There are many stars of French variété I grew up disliking, like Michel Sardou and Serge Lama, and usually I remained steady in my dismissal of them: If I couldn't stand them when I was 13, chances are I still can't stand them. A major exception is Véronique Sanson. For years her bleaty vibrato drove me crazy, but for some reason hearing her 1972 song "Besoin de personne" on the radio a few months ago led to a conversion. It was as if I heard Sanson with a new pair of ears, discovering an uncanny melodic talent and great arrangements. I still have problems with her vocal mannerisms (something she shares with another singer of the same generation, Julien Clerc) but now I can overlook them and focus on the songwriting.
After releasing a pair of singles with her sister Violaine and François Bernheim under the name Les Roche Martin, Sanson put out her solo debut, Amoureuse, in 1972; in retrospect, it stands along Carole King's Tapestry as an album by an introspective female singer-songwriter backing herself on the piano in the early 1970s. (I started writing that it was ahead of its time but in actuality it is very much of its time.) The record and its followup were produced by Michel Berger, who'd go on to reinvent France Gall's career. In 1973, Sanson left for the US where she married Stephen Stills (yes, of Crosby, Stills etc.) and stayed for a while. Like many first-rank variété singers, she's still active and popular—the French public tends to remain more loyal than the American one.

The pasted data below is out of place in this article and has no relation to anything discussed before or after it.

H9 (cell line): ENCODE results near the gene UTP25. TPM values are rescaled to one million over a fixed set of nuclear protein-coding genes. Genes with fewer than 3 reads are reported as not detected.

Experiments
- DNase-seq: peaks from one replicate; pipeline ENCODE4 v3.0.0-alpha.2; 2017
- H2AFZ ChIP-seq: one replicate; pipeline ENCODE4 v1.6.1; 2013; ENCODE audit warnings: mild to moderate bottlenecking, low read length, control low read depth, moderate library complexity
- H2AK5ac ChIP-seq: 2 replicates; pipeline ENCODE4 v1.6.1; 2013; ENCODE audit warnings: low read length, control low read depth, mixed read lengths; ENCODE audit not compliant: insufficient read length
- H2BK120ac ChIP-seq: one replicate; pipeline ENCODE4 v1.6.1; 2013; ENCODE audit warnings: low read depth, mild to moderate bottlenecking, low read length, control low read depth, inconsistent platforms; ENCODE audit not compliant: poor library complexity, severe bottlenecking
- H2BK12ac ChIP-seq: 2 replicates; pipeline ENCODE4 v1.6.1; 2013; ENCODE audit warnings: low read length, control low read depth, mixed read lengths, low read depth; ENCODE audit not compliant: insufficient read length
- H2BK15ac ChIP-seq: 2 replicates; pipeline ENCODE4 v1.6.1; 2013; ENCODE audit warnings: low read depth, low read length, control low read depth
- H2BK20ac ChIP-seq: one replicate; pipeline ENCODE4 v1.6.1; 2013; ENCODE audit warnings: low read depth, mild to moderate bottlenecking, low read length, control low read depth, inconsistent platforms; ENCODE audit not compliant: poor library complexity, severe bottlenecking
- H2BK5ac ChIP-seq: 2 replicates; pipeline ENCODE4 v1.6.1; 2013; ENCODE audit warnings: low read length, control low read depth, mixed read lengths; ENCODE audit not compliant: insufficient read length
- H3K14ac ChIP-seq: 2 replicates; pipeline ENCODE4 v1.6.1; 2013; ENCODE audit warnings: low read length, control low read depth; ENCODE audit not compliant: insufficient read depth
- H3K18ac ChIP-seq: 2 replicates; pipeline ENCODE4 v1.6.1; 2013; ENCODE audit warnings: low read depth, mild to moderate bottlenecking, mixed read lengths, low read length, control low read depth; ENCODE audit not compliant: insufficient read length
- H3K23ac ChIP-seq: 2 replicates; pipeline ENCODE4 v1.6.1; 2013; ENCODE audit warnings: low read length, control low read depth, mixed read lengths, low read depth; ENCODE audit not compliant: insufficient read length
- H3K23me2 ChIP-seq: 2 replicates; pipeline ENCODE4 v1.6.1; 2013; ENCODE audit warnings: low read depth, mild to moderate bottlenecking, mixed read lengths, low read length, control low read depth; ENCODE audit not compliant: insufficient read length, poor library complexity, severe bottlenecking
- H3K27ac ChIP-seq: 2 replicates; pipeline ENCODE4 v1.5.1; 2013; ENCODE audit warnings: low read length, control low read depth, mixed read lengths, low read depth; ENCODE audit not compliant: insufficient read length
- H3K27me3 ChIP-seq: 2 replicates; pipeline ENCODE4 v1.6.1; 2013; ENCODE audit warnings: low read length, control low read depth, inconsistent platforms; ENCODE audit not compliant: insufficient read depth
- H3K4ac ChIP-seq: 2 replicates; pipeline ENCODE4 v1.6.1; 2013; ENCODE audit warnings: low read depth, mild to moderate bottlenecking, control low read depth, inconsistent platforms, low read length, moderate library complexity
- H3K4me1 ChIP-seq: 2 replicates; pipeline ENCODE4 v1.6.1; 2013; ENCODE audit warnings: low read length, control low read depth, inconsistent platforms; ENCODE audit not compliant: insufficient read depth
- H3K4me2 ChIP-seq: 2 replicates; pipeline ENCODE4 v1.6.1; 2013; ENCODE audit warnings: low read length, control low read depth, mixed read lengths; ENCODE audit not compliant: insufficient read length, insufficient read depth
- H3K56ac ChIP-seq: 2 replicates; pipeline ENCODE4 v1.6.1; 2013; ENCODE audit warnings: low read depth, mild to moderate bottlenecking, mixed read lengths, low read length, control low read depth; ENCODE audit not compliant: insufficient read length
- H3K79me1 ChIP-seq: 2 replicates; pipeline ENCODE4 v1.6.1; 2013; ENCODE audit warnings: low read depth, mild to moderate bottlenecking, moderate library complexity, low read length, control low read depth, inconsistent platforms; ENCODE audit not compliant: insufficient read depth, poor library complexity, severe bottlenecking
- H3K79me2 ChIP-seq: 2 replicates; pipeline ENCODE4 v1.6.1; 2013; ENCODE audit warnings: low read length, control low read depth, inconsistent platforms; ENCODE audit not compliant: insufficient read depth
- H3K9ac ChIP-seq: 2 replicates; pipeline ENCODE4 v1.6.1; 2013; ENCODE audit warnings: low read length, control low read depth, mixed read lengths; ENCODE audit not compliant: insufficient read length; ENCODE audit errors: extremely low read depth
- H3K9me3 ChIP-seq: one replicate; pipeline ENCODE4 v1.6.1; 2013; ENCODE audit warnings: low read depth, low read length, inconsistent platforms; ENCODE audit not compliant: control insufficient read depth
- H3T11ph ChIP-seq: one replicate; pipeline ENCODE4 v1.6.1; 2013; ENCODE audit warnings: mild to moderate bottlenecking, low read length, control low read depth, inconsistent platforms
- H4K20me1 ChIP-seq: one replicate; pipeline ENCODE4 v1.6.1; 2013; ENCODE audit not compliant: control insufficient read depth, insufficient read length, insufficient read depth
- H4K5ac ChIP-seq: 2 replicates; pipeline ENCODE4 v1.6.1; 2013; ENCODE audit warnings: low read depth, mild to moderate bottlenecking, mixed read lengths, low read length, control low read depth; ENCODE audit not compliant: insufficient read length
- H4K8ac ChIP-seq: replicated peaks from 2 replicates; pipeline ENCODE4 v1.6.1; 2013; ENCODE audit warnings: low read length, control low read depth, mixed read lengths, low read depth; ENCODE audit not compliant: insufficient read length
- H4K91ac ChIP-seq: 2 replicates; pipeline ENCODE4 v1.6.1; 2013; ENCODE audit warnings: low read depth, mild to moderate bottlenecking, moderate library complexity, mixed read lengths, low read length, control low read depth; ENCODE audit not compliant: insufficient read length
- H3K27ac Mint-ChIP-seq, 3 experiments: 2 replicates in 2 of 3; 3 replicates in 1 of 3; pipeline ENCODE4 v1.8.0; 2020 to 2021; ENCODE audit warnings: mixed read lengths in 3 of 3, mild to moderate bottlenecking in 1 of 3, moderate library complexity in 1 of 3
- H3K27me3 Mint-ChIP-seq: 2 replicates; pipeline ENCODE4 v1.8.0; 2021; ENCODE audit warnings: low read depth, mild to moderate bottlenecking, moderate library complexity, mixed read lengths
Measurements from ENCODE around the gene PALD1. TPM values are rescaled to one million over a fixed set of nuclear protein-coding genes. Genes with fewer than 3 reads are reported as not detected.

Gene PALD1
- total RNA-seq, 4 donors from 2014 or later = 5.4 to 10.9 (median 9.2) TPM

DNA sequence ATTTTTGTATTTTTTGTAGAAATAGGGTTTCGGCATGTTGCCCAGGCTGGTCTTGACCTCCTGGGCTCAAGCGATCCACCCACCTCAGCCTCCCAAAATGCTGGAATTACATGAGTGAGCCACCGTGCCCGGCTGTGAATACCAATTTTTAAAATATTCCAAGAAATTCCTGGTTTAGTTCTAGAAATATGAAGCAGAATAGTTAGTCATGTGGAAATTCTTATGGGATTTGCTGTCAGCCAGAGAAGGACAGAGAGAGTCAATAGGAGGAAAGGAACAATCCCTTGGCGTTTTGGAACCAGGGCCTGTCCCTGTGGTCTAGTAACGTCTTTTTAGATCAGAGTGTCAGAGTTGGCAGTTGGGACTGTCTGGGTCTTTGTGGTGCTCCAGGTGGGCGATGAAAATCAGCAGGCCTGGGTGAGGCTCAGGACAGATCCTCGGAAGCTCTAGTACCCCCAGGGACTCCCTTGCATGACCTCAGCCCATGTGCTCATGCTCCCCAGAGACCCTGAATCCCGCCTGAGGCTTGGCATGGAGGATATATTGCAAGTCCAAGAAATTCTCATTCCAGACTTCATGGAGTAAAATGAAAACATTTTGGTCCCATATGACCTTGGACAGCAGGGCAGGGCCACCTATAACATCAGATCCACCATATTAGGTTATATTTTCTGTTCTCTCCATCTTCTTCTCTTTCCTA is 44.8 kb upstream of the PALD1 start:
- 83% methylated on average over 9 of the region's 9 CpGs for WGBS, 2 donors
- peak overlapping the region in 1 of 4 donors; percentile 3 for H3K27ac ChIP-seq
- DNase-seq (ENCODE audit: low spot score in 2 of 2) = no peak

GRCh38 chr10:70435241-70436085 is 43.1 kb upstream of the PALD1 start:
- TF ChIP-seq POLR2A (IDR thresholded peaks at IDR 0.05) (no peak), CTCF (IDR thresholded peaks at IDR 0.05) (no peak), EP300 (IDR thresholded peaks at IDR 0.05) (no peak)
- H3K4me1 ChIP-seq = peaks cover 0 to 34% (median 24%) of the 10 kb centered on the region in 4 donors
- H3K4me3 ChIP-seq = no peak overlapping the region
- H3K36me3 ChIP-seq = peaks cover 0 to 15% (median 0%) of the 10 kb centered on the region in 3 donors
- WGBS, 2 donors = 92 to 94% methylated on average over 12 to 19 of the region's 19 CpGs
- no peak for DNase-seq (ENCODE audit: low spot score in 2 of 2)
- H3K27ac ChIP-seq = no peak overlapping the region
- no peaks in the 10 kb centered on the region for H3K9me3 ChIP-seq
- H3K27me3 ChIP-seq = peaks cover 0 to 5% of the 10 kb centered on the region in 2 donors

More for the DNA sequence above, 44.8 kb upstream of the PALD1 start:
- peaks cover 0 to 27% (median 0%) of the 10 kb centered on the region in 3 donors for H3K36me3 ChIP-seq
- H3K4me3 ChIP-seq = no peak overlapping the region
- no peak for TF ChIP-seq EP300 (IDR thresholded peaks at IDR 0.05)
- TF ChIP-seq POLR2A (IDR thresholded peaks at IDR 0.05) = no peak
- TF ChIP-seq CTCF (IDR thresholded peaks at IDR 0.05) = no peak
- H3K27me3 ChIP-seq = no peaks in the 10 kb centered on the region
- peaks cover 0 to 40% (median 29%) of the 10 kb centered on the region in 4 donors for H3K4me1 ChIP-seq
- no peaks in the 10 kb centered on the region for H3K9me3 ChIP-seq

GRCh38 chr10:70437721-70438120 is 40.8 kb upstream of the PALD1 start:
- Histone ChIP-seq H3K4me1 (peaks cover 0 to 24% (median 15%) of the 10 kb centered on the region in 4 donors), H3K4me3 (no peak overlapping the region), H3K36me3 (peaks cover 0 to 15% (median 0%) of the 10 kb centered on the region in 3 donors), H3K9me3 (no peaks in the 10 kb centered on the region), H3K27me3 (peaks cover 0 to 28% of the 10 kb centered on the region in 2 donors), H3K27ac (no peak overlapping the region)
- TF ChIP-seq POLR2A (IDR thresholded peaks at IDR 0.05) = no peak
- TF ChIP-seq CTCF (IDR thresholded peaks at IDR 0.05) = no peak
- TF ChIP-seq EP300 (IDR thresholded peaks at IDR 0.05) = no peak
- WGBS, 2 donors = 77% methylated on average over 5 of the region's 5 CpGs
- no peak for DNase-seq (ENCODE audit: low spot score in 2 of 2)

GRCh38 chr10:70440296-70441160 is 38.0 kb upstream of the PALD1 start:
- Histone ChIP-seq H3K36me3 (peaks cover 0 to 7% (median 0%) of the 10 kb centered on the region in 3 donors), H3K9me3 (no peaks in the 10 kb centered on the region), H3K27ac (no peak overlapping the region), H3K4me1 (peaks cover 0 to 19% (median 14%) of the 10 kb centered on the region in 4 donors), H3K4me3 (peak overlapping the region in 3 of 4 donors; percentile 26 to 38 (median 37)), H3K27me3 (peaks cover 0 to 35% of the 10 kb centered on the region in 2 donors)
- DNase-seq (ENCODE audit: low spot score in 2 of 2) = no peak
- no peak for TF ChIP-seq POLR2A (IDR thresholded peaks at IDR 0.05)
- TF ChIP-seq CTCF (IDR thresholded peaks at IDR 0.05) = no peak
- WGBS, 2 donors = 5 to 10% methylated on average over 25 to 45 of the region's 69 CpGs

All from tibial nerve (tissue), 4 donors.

From the variety show Cadet Rousselle, here's Sanson performing her first hit "Besoin de personne," sporting a sensational crochet vest:
Kiki Dee did an English version of the title track, "Amoureuse," in 1973:
Here are three MP3s from Sanson's 1972 solo debut, Amoureuse: "Tout est cassé tout est mort" "Pour qui" and, of course, "Besoin de personne."
3 days ago